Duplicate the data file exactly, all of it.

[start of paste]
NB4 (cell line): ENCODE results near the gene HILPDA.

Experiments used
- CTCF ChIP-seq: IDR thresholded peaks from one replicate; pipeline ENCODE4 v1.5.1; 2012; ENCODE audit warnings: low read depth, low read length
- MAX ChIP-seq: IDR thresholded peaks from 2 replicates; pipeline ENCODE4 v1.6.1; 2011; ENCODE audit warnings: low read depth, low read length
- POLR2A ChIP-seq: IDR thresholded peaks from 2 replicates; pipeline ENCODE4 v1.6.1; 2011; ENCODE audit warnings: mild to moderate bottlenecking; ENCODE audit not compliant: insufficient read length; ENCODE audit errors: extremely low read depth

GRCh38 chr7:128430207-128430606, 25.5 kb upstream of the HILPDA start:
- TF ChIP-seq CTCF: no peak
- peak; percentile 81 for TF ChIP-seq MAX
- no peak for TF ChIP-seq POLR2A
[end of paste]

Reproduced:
NB4 (cell line): ENCODE results near the gene HILPDA.

Experiments used
- CTCF ChIP-seq: IDR thresholded peaks from one replicate; pipeline ENCODE4 v1.5.1; 2012; ENCODE audit warnings: low read depth, low read length
- MAX ChIP-seq: IDR thresholded peaks from 2 replicates; pipeline ENCODE4 v1.6.1; 2011; ENCODE audit warnings: low read depth, low read length
- POLR2A ChIP-seq: IDR thresholded peaks from 2 replicates; pipeline ENCODE4 v1.6.1; 2011; ENCODE audit warnings: mild to moderate bottlenecking; ENCODE audit not compliant: insufficient read length; ENCODE audit errors: extremely low read depth

GRCh38 chr7:128430207-128430606, 25.5 kb upstream of the HILPDA start:
- TF ChIP-seq CTCF: no peak
- peak; percentile 81 for TF ChIP-seq MAX
- no peak for TF ChIP-seq POLR2A